BLUE LAMP, THE (director: Basil Deardon; screenwriter: Alexander Mackendrick/T.E.B. Clarke/story by Jan Read & Ted Willis; cinematographer: Gordan Dines; editor: Peter Tanner; music: Ernest Irving; cast: Dirk Bogarde (Tom Riley), Jack Warner (PC George Dixon), Jimmy Hanley (PC Andy Mitchell), Peggy Evans (Diana Lewis), Bernard Lee (Insp. Cherry), Robert Flemyng (Sgt. Roberts), Patric Doonan (Spud), Meredith Edwards (PC Hughes), Gladys Henson (Mrs Dixon), Tessie O’Shea (Herself), Michael Golden (Mike Randall), Gene Neighbors (Queenie); Runtime: 84; MPAA Rating: NR; producer: Michael Balcon; Eagle-Lion Classics; 1950-UK)
“Solid Brit crime drama.”
Reviewed by Dennis Schwartz
Solid Brit crime drama from Ealing Studios that spawned a longtime BBC-TV series, “Dixon of Dock Green,” despite Jack Warner’s likable bobby character getting killed off in the movie he’s miraculously revived for the TV show. Basil Deardon effectively directs this engaging popular crime thriller (supposedly the most popular ever in Britain) that is based on a story by Jan Read and Ted Willis; it’s scripted by ex-policeman T.E.B. Clarke. It portrays an idealized police force that seems too good to be true but, nevertheless, popularized what it’s like to be a bobby.
Told in a semi-documentary style (a forerunner to Dragnet), it captures postwar London in its location shots and highlights its growing problem of criminal youths. It also provides a pointed moral message that there’s a right way to do crime in a nonviolent and tidy way as practiced by the professional criminal. According to the filmmakers, this lesson has not gotten through to the punky young upstarts.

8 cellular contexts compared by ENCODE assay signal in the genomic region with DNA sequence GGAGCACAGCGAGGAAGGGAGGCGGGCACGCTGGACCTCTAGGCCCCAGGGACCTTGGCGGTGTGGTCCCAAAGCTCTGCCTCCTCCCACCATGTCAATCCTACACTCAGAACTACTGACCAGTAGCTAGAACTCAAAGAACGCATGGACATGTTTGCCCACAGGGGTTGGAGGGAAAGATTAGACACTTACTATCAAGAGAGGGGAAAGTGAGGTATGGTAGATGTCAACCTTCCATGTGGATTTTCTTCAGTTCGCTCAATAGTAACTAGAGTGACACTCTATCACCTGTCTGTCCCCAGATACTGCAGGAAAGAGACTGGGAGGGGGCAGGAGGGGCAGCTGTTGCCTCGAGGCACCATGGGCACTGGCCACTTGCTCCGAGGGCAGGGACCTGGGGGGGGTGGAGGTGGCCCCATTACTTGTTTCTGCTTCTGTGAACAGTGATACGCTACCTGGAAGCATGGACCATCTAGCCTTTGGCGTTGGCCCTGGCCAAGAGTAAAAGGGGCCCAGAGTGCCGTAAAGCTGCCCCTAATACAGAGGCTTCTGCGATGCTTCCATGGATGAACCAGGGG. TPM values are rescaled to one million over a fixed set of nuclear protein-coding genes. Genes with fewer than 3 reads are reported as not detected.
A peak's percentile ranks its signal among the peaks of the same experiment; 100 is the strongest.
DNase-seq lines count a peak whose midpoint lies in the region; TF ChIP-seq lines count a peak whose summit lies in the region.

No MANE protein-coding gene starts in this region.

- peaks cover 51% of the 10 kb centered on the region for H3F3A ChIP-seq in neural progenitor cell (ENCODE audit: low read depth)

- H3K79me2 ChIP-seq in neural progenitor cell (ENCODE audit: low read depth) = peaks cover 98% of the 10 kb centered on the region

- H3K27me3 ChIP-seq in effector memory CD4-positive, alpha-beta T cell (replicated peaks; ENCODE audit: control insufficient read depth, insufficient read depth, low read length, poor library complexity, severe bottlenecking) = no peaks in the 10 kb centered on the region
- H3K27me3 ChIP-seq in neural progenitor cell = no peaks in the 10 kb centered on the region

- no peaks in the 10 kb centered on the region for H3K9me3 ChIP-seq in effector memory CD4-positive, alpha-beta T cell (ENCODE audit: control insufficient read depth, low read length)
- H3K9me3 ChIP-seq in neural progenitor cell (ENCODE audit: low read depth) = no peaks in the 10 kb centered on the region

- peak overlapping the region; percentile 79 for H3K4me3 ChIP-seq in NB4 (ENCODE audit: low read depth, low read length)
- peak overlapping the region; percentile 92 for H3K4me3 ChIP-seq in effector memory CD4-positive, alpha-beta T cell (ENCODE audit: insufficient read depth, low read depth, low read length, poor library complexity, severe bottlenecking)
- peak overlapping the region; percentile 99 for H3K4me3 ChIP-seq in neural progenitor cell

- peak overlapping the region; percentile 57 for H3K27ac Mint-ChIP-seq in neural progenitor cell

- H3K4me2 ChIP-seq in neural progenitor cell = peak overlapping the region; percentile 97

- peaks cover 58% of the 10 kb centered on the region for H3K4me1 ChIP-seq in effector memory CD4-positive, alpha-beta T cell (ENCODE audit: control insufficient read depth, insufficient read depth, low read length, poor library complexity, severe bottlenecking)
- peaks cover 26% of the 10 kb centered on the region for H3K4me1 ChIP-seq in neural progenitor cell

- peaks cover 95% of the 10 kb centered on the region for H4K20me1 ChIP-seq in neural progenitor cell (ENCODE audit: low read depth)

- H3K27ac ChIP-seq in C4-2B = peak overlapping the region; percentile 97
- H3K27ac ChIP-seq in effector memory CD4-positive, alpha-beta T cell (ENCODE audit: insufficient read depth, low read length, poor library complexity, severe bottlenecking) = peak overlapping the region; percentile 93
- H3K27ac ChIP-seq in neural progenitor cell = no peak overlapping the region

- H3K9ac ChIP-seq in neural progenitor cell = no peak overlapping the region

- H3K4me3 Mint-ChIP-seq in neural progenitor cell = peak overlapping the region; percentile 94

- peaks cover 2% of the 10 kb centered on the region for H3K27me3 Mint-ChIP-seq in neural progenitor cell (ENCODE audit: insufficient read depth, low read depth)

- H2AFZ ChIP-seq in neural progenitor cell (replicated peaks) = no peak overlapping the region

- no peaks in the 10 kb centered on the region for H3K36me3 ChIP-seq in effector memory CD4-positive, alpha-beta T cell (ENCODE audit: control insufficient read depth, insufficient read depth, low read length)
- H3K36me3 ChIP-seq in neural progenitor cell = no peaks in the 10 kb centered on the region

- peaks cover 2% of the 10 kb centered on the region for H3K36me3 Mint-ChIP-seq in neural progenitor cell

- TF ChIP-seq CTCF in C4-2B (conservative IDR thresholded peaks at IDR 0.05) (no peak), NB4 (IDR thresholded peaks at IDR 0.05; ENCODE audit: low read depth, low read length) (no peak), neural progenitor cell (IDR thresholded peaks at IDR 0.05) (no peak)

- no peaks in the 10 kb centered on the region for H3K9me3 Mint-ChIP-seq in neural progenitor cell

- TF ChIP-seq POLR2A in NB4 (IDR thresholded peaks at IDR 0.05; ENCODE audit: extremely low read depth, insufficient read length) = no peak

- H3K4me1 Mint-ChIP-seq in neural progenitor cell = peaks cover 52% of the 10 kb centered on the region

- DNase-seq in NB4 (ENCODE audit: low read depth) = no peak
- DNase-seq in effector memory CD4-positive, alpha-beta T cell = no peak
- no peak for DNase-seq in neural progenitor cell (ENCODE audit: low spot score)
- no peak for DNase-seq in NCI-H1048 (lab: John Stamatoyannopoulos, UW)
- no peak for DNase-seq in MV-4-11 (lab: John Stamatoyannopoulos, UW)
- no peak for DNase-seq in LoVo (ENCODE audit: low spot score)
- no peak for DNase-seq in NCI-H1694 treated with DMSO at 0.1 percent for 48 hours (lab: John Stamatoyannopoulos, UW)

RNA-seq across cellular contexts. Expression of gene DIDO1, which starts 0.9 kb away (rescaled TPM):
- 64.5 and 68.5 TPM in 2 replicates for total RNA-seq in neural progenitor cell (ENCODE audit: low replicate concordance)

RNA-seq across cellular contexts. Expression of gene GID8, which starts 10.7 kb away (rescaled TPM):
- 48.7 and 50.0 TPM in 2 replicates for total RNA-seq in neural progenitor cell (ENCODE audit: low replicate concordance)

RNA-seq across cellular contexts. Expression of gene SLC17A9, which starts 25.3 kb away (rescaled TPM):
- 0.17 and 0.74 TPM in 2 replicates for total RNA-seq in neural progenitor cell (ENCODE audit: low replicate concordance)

The film traces amiable and efficient veteran bobby George Dixon (Jack Warner) breaking in his 25-year-old rookie partner Andy Mitchell (Jimmy Hanley) into how to properly handle himself on his beat. It also follows two punky youths, small-time hoods, Spud (Patric Doonan) and Tom Riley (Dirk Bogarde). The two rob a jewelry store and Tom clubs a bobby before escaping, but the belt from his trench coat is left behind as a clue. Tom’s runaway teenage girlfriend Diana Lewis (Peggy Evans) gets a job in a cinema so she can provide the boys with the layout of the place. PC Dixon catches Tom coming out of movie house with a gun after the daring robbery, when he goes to arrest Tom he is critically shot. The officer’s death leads to a citywide manhunt, and the finale has the lone criminal cornered after an exciting chase ending up in a crowded dog track.
REVIEWED ON 4/12/2005 GRADE: B
Dennis Schwartz: “Ozus’ World Movie Reviews”
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